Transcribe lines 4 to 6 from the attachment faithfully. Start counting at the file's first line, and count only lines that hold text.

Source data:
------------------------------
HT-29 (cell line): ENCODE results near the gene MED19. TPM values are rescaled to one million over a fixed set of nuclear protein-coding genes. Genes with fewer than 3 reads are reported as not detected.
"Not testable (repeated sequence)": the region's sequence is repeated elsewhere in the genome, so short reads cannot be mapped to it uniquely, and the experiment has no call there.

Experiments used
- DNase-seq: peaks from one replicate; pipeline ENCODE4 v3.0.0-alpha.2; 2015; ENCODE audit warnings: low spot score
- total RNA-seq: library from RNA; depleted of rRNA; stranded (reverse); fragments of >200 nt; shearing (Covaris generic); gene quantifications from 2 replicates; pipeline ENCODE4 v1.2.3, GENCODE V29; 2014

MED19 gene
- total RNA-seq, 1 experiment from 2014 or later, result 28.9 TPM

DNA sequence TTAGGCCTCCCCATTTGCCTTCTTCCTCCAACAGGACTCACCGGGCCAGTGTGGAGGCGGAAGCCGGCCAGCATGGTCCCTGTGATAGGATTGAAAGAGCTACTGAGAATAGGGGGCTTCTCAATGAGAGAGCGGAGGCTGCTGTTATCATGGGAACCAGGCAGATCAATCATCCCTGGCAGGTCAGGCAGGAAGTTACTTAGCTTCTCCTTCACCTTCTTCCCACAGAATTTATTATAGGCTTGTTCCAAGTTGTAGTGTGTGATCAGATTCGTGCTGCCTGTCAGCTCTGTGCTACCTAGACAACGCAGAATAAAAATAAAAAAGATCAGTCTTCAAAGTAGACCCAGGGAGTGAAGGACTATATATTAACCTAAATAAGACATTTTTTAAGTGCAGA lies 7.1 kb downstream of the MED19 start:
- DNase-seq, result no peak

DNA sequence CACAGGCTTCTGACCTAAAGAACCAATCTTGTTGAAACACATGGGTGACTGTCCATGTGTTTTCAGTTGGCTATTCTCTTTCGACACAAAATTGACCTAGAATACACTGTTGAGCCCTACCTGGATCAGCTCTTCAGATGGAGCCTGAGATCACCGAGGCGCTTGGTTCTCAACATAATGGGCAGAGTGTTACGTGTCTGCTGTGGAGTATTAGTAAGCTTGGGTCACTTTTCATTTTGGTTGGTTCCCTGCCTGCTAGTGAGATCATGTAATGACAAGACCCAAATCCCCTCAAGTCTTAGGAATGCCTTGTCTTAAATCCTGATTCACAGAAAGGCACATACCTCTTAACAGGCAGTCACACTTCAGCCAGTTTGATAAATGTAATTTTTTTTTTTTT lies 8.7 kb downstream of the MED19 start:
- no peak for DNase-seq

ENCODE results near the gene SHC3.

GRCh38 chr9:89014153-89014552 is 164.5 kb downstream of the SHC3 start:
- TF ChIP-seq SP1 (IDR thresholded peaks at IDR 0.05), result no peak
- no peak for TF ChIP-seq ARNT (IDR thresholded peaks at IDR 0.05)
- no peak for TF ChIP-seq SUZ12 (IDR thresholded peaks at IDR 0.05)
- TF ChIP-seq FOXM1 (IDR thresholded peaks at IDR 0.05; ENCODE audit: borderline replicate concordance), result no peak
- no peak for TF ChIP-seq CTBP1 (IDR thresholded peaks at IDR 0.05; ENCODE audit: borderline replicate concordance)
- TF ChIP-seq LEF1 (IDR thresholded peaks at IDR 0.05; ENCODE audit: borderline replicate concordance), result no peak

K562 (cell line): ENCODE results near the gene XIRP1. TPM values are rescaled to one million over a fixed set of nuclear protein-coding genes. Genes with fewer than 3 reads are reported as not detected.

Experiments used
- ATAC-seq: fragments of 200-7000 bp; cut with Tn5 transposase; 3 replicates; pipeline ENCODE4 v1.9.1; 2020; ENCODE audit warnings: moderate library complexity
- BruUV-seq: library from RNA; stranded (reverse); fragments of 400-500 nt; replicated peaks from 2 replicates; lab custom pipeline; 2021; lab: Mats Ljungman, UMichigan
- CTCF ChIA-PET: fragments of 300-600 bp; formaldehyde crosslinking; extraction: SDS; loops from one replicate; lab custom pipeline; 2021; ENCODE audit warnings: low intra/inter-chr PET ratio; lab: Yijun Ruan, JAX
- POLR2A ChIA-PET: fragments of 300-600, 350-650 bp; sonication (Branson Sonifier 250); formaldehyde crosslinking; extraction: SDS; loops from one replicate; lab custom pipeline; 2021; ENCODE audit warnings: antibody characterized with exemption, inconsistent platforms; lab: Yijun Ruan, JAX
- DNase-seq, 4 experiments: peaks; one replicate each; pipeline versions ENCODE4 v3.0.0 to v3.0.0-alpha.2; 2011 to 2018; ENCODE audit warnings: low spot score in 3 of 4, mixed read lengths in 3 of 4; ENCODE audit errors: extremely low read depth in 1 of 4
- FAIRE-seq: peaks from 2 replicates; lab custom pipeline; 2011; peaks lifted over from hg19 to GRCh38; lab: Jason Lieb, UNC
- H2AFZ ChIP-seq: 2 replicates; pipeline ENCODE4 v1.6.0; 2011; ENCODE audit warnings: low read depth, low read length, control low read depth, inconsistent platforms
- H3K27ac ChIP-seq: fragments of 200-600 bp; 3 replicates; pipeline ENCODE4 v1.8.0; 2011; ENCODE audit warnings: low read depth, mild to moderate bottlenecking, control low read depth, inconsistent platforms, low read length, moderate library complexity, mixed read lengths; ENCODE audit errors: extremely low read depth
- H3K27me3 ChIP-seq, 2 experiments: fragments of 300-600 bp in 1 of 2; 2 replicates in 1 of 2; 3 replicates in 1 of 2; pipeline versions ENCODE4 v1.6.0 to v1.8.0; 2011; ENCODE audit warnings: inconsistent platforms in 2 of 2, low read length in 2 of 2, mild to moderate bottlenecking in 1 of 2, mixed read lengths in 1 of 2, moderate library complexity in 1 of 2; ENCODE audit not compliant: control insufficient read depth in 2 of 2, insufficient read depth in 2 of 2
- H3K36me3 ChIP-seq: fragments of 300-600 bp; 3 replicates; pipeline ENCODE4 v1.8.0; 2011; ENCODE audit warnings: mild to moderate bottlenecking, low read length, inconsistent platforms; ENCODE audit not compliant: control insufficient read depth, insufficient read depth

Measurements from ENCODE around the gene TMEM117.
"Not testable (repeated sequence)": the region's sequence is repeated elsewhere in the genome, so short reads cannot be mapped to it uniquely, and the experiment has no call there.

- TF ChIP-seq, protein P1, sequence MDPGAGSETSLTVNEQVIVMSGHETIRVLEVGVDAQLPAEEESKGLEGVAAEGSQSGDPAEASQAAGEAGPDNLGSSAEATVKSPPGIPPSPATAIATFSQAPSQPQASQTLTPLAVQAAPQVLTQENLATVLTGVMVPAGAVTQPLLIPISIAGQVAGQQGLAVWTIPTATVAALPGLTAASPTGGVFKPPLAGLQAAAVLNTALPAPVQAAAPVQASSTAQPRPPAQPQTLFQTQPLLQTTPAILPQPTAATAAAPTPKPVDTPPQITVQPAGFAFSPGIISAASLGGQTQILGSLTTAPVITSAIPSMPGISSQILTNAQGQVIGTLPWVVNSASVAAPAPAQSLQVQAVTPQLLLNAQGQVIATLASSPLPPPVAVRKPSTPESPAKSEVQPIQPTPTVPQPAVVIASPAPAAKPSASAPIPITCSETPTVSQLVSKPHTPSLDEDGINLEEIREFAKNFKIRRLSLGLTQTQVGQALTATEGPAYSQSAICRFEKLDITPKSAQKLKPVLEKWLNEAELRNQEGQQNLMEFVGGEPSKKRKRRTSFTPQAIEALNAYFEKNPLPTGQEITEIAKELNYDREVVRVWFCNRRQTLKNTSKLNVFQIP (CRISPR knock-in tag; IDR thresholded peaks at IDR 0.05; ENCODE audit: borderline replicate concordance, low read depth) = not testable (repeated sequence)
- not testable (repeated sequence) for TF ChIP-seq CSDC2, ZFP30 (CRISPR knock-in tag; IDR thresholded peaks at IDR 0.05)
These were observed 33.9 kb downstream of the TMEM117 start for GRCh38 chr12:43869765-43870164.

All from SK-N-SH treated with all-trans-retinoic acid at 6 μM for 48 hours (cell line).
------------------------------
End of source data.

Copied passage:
- DNase-seq: peaks from one replicate; pipeline ENCODE4 v3.0.0-alpha.2; 2015; ENCODE audit warnings: low spot score
- total RNA-seq: library from RNA; depleted of rRNA; stranded (reverse); fragments of >200 nt; shearing (Covaris generic); gene quantifications from 2 replicates; pipeline ENCODE4 v1.2.3, GENCODE V29; 2014

MED19 gene